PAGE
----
Welcome to the first of three blog posts exploring some of the metrics we present to coaches and players through PlayerData EDGE. This series is designed to increase the core knowledge surrounding the provided metrics. By gaining a broader understanding of these, you can then ask more relevant questions of the data to get the answers you need to help boost performance.
The first metric is DISTANCE. This is the most commonly sought after metric and the easiest to measure. If I, a coach, want my players to perform at their best I don’t want them travelling so far at training that they are tired but neither so little that their fitness regresses. This is the balance that we are trying to strike as a coach at its most basic form.
Distance can be used to set weekly targets for players for the pre-season or as a guide for the coach to make sure players aren’t doing too much before a game. It’s also a great tool for easing players back into training after an injury, being able to track their integration and make sure they aren’t pushing themselves too far.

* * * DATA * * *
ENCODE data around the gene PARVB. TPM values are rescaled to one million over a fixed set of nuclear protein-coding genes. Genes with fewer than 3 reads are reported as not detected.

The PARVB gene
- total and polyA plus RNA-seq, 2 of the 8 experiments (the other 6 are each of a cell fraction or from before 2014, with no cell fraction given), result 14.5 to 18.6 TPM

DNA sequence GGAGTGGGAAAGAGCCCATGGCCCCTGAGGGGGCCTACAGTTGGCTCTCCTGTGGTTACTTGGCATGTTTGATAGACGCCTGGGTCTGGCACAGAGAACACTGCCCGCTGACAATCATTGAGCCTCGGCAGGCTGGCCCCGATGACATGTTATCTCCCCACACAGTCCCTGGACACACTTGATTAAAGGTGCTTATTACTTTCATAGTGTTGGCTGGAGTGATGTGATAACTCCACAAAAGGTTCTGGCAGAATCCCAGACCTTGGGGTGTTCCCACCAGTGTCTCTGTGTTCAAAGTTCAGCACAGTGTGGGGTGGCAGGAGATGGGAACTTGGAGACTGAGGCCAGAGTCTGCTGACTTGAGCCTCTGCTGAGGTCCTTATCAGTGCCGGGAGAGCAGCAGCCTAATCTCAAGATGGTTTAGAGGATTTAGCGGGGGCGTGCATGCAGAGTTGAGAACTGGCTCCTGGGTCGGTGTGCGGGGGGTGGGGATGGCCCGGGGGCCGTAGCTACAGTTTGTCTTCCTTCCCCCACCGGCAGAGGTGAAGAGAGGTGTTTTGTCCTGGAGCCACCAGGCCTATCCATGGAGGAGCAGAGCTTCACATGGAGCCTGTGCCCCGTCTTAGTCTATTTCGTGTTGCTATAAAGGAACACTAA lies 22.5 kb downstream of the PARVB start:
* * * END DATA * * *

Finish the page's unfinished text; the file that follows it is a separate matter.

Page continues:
So on to the juicy data! Looking at the graph below, what can we tell from it? This graph shows the average distance travelled by all players taking part in each session. It is real-life data taken from one of our clubs pre-season and throughout their first few games. They train twice a week, culminating in a game. So, before reading on and reviewing the thought process, when do you think pre-season ended?
First of all, we can observe an early climb in distance travelled as the training sessions go on. This steady climb is a clear indicator of no games; there would not be a more intense session directly before or after a game.
Therefore, using this information, we can conclude that the last session of pre-season was at the point indicated below, at which point in-season training took over, with a more regular training distance, with intense game spikes.
This is why distance is important. From the end of pre-season, the only spikes above that last high distance intense session have been games where you are naturally going to cover more ground. For coaches, it is important we monitor this training distance; you could have players who are wasting precious metres in training or, alternatively, not travelling far enough and dropping the game average. The typical training distance for in season is right around the 5k mark as players who play full games can cover 10-12k per game in football and 7-10k in rugby on average (position dependent).
However, not all distance is covered the same. The next post in this series will focus on the distance covered at a high-intensity run and at a sprint. We will look at how this relates to distance and how a coach can use it to manage their team.